Over almost three decades of working on The North American Indian, Edward Curtis became quite adept at promoting his work. In addition to securing support of men such as Theodore Roosevelt and J.P. Morgan, Curtis embarked upon a promotional program aimed at selling subscriptions and raising additional money for the project.
Curtis did not only promote his work to raise additional money. If he had, we would not have many of the promotional materials because his efforts at raising money were by and large unsuccessful. Curtis was faced with the dilemma of relying on wealthy subscribers to create a complete record of the North America Indian tribes, but wanting his work to be available to the general public. He resolved this dilemma by presenting his work in alternate venues for those who could not have afforded a subscription.
Below are a series of links that explore several of the methods Curtis used to promote his project. Included are subscription lists, such as the one pictured right, advertisements for the twenty volumes, a series of articles written for Scribner's Magazine, a recreation of A Vanishing Race, Curtis's "picture-musicale," several story-books that Curtis collaborated on, and the motion picture In the Land of the Head-Hunters.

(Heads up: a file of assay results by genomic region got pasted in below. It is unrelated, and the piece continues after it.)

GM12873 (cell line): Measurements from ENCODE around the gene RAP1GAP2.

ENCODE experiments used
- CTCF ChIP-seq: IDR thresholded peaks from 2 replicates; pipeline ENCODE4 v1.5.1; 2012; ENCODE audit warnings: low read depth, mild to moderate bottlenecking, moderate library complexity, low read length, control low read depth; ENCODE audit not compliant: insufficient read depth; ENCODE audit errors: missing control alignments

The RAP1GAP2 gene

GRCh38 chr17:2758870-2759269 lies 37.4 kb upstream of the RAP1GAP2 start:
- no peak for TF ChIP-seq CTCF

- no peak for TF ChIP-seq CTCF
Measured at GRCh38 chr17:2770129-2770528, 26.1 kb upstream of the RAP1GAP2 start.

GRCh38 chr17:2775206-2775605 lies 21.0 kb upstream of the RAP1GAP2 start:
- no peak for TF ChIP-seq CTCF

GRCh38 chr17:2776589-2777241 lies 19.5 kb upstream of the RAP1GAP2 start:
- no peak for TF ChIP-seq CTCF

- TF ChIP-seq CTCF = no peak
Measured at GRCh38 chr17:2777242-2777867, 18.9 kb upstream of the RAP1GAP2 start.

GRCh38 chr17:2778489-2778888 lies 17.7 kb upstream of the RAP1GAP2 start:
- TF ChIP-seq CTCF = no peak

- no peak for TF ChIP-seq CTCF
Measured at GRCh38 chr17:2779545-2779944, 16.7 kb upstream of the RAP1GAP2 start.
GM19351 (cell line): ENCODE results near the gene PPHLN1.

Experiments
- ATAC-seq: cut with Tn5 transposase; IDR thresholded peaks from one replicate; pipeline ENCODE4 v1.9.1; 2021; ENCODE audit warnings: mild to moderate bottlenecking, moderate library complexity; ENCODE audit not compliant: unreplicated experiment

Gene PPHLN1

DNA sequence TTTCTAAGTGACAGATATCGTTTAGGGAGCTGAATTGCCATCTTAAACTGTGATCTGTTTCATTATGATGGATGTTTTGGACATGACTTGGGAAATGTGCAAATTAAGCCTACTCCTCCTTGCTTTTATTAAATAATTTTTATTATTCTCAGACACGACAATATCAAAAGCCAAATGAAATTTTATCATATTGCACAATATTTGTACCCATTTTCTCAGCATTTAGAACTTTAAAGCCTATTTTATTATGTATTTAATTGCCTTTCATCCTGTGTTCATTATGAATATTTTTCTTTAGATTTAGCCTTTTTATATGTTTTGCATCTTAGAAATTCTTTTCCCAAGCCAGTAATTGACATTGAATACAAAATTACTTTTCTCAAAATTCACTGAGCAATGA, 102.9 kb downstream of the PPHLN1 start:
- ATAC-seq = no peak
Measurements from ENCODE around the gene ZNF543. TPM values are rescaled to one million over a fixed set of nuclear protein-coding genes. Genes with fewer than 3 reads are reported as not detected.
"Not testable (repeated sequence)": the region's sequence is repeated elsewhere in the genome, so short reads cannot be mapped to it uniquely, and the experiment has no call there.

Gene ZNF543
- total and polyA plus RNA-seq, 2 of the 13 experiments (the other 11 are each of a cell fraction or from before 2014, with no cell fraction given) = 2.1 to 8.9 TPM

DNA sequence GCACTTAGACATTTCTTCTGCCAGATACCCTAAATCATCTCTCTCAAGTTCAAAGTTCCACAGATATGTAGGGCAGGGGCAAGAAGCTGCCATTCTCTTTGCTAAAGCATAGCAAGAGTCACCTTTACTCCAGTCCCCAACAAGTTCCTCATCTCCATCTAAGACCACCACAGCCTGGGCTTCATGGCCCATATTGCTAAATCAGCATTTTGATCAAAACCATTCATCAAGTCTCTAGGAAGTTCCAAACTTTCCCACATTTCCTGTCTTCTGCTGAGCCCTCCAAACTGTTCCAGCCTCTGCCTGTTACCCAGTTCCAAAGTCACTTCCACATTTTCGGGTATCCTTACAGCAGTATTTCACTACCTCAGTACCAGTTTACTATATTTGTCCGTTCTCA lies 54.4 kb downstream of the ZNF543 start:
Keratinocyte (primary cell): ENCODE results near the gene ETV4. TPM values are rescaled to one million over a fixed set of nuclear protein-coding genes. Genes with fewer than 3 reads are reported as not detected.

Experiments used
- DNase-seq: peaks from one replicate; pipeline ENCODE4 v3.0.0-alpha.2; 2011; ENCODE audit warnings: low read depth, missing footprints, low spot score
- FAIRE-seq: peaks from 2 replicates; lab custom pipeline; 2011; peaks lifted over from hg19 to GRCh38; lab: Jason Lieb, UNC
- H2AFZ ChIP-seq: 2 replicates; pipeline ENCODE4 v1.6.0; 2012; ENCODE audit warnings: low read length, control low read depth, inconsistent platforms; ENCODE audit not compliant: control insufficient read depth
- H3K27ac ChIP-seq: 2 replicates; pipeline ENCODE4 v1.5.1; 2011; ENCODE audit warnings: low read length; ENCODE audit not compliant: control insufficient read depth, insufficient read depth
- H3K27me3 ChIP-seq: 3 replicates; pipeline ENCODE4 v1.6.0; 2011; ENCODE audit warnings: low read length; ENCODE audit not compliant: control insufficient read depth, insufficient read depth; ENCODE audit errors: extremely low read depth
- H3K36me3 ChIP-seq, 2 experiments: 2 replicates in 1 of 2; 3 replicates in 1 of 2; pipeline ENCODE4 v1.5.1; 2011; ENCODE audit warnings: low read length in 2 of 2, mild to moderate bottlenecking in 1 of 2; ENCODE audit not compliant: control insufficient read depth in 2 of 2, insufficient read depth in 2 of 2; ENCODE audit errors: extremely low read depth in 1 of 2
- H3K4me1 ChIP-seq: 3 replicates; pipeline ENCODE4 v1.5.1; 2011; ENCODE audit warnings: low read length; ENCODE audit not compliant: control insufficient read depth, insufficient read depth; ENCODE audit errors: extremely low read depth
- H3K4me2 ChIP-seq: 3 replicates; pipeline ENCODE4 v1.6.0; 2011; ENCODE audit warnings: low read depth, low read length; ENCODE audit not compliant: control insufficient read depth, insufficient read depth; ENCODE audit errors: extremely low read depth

Subscription form for The North American Indian
In Makepeace, Coming to Light
These promotional materials display Curtis's genius at marketing himself and his work. He was not only a photographer and ethnographer, but became a novelist, motion picture director, and a sell-out act at Carnegie Hall. They also provide a window into the lives of his audience--who are these wealthy Americans subscribing to the work, who is reading about it in Scribner's, going to see the pictures and listen to Henry Gilbert's musical compositions at Carnegie Hall, or going to the theater to see In the Land of the Head-Hunters?